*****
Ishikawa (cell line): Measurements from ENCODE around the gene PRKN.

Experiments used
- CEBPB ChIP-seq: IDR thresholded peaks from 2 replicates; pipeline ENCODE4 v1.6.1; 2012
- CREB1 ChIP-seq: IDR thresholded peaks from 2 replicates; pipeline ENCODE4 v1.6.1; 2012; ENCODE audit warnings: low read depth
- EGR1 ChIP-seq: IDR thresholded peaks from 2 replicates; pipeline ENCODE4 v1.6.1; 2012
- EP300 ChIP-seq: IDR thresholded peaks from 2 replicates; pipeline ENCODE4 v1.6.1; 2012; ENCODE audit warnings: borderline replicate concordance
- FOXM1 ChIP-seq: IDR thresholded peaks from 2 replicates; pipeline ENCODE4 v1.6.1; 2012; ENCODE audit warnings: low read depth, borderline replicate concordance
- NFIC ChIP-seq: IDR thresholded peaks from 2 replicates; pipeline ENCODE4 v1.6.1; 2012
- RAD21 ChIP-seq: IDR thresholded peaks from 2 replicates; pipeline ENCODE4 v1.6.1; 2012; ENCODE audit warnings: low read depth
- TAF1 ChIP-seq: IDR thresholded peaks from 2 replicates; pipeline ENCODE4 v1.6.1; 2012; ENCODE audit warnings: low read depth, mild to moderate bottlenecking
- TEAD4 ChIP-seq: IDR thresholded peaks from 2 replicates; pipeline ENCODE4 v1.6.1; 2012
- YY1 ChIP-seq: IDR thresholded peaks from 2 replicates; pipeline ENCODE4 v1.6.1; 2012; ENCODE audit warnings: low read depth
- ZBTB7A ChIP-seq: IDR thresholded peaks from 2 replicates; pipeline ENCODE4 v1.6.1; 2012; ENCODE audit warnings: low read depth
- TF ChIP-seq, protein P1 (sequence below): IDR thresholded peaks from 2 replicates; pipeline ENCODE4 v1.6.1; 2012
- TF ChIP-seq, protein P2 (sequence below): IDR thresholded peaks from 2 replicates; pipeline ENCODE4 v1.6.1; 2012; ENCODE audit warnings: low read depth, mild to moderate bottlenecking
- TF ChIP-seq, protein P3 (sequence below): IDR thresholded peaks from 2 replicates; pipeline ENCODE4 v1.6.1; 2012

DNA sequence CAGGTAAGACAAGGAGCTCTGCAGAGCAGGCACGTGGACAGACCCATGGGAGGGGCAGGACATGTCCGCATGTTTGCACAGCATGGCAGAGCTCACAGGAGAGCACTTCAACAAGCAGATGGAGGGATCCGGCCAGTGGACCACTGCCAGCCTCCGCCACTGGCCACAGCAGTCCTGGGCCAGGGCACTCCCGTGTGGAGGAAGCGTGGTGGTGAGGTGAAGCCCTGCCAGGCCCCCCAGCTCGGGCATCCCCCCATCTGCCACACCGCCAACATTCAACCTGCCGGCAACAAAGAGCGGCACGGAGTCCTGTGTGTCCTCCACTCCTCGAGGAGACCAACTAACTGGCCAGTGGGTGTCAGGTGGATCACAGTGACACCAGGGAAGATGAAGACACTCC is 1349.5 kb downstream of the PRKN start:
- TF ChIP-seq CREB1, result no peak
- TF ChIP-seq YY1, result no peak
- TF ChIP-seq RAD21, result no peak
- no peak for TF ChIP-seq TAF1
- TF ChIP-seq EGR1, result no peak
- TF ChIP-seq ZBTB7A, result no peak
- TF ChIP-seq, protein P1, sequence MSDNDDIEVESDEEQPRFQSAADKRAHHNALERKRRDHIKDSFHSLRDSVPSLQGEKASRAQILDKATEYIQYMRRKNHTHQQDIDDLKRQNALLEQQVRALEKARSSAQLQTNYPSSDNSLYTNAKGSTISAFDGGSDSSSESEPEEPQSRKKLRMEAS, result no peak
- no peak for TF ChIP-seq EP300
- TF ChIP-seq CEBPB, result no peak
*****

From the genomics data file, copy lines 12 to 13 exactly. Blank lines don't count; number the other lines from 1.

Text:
- YY1 ChIP-seq: IDR thresholded peaks from 2 replicates; pipeline ENCODE4 v1.6.1; 2012; ENCODE audit warnings: low read depth
- ZBTB7A ChIP-seq: IDR thresholded peaks from 2 replicates; pipeline ENCODE4 v1.6.1; 2012; ENCODE audit warnings: low read depth